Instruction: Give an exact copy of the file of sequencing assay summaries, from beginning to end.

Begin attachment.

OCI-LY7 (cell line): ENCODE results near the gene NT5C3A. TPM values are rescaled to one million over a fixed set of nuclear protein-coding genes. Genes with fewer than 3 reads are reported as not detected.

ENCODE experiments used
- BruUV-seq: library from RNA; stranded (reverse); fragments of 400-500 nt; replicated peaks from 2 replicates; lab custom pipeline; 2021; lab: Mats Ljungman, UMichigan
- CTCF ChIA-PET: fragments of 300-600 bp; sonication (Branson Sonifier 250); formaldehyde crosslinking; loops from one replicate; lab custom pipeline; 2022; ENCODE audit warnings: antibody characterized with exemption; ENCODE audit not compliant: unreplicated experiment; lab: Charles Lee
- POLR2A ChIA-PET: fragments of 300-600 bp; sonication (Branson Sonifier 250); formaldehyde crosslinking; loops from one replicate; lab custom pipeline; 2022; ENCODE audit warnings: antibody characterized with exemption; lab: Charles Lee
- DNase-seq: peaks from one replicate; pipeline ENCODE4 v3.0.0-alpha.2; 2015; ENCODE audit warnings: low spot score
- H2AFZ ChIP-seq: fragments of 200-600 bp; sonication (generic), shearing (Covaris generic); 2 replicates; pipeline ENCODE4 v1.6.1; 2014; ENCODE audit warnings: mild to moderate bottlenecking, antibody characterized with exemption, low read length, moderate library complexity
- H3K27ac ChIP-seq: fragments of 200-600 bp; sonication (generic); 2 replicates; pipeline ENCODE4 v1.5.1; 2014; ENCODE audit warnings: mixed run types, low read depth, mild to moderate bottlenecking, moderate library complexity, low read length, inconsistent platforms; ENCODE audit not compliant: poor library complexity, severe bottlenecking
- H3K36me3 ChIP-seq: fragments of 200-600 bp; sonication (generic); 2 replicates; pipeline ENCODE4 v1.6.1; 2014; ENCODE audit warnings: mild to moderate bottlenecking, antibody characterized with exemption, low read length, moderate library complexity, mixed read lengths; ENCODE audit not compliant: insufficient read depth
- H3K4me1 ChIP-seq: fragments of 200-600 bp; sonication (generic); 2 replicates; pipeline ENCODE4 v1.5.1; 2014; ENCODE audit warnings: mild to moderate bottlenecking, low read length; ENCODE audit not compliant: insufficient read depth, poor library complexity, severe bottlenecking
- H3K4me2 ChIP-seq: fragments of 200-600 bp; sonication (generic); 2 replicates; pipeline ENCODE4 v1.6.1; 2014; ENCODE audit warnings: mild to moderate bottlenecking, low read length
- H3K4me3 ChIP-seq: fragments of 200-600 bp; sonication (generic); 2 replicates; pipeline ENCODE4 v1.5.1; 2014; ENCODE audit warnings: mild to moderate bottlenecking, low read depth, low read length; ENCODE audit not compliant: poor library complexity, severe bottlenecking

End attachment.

OCI-LY7 (cell line): ENCODE results near the gene NT5C3A. TPM values are rescaled to one million over a fixed set of nuclear protein-coding genes. Genes with fewer than 3 reads are reported as not detected.

ENCODE experiments used
- BruUV-seq: library from RNA; stranded (reverse); fragments of 400-500 nt; replicated peaks from 2 replicates; lab custom pipeline; 2021; lab: Mats Ljungman, UMichigan
- CTCF ChIA-PET: fragments of 300-600 bp; sonication (Branson Sonifier 250); formaldehyde crosslinking; loops from one replicate; lab custom pipeline; 2022; ENCODE audit warnings: antibody characterized with exemption; ENCODE audit not compliant: unreplicated experiment; lab: Charles Lee
- POLR2A ChIA-PET: fragments of 300-600 bp; sonication (Branson Sonifier 250); formaldehyde crosslinking; loops from one replicate; lab custom pipeline; 2022; ENCODE audit warnings: antibody characterized with exemption; lab: Charles Lee
- DNase-seq: peaks from one replicate; pipeline ENCODE4 v3.0.0-alpha.2; 2015; ENCODE audit warnings: low spot score
- H2AFZ ChIP-seq: fragments of 200-600 bp; sonication (generic), shearing (Covaris generic); 2 replicates; pipeline ENCODE4 v1.6.1; 2014; ENCODE audit warnings: mild to moderate bottlenecking, antibody characterized with exemption, low read length, moderate library complexity
- H3K27ac ChIP-seq: fragments of 200-600 bp; sonication (generic); 2 replicates; pipeline ENCODE4 v1.5.1; 2014; ENCODE audit warnings: mixed run types, low read depth, mild to moderate bottlenecking, moderate library complexity, low read length, inconsistent platforms; ENCODE audit not compliant: poor library complexity, severe bottlenecking
- H3K36me3 ChIP-seq: fragments of 200-600 bp; sonication (generic); 2 replicates; pipeline ENCODE4 v1.6.1; 2014; ENCODE audit warnings: mild to moderate bottlenecking, antibody characterized with exemption, low read length, moderate library complexity, mixed read lengths; ENCODE audit not compliant: insufficient read depth
- H3K4me1 ChIP-seq: fragments of 200-600 bp; sonication (generic); 2 replicates; pipeline ENCODE4 v1.5.1; 2014; ENCODE audit warnings: mild to moderate bottlenecking, low read length; ENCODE audit not compliant: insufficient read depth, poor library complexity, severe bottlenecking
- H3K4me2 ChIP-seq: fragments of 200-600 bp; sonication (generic); 2 replicates; pipeline ENCODE4 v1.6.1; 2014; ENCODE audit warnings: mild to moderate bottlenecking, low read length
- H3K4me3 ChIP-seq: fragments of 200-600 bp; sonication (generic); 2 replicates; pipeline ENCODE4 v1.5.1; 2014; ENCODE audit warnings: mild to moderate bottlenecking, low read depth, low read length; ENCODE audit not compliant: poor library complexity, severe bottlenecking